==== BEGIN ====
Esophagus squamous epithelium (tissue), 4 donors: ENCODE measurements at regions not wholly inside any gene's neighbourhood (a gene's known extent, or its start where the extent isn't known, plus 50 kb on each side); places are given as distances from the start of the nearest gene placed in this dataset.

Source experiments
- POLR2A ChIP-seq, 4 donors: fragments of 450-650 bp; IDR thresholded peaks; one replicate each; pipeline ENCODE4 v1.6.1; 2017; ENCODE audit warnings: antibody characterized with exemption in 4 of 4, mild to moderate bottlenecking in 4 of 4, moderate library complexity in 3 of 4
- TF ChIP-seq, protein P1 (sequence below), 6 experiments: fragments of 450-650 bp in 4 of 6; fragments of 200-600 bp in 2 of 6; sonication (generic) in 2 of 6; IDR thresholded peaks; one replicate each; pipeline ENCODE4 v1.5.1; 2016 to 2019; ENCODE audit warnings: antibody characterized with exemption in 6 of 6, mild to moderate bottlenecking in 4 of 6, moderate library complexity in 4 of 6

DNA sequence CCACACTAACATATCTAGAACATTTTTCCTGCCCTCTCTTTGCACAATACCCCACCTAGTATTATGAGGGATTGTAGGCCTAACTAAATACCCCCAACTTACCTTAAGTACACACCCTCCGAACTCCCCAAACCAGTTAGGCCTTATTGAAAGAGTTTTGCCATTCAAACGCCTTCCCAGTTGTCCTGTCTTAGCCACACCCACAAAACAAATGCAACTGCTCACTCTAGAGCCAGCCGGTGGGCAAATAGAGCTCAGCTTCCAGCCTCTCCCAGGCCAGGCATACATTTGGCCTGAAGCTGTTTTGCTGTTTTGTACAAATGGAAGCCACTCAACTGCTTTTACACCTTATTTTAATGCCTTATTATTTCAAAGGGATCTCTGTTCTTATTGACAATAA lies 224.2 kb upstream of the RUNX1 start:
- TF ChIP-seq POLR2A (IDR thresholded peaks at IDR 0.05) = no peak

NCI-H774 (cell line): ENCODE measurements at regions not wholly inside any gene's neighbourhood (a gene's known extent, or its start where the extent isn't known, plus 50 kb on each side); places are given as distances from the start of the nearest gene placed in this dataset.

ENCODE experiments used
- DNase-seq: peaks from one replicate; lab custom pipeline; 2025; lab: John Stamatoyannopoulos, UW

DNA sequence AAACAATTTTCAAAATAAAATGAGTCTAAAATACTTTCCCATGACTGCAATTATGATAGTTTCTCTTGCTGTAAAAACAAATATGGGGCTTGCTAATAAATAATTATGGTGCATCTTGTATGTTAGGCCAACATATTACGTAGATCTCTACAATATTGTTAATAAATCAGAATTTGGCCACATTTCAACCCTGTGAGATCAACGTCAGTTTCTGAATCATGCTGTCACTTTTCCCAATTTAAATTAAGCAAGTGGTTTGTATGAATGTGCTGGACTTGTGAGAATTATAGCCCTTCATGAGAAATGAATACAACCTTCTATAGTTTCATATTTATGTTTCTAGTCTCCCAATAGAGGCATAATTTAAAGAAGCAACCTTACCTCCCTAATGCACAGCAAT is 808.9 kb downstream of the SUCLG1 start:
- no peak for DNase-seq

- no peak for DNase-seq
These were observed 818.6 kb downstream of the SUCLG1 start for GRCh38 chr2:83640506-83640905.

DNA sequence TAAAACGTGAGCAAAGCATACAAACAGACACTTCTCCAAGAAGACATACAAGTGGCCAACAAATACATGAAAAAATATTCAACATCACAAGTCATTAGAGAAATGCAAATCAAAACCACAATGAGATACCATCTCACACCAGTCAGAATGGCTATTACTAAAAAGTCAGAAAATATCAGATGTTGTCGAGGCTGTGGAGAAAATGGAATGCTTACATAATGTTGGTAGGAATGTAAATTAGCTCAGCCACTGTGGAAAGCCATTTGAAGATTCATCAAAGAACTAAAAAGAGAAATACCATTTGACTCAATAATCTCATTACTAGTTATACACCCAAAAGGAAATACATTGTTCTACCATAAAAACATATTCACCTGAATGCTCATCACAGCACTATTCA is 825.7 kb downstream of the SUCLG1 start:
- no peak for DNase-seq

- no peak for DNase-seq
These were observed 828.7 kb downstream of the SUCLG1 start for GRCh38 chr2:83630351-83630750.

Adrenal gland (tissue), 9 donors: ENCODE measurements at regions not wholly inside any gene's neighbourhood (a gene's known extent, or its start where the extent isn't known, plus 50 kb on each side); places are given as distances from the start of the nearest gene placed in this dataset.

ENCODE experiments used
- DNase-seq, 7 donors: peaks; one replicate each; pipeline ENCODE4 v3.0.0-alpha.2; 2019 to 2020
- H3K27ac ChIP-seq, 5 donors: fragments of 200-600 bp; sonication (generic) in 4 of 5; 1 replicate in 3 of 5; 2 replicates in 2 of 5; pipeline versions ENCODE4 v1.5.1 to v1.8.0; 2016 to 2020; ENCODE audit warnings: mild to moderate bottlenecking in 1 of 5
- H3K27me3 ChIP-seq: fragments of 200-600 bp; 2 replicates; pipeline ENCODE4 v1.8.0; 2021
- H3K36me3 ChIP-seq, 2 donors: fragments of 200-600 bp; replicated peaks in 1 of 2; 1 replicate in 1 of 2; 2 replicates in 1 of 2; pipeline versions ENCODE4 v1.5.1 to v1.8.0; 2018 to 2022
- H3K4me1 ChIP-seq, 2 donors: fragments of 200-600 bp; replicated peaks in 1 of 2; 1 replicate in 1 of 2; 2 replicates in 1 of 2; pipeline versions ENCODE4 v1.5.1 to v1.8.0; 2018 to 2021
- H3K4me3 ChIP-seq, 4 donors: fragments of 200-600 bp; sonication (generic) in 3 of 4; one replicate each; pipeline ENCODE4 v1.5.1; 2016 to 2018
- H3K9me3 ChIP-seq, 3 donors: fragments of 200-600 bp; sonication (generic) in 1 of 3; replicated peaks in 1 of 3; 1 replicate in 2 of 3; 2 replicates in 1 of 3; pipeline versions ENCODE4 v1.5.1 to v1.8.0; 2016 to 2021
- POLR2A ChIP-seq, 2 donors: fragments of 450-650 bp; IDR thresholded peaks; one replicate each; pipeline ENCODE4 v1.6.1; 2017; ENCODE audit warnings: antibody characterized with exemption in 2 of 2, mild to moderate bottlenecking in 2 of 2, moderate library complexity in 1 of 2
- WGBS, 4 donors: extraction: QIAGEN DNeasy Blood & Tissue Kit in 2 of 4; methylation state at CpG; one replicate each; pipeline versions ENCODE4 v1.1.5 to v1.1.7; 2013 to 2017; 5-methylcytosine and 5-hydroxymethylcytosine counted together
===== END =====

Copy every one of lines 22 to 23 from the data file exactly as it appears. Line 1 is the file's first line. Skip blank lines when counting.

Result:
- H3K27me3 ChIP-seq: fragments of 200-600 bp; 2 replicates; pipeline ENCODE4 v1.8.0; 2021
- H3K36me3 ChIP-seq, 2 donors: fragments of 200-600 bp; replicated peaks in 1 of 2; 1 replicate in 1 of 2; 2 replicates in 1 of 2; pipeline versions ENCODE4 v1.5.1 to v1.8.0; 2018 to 2022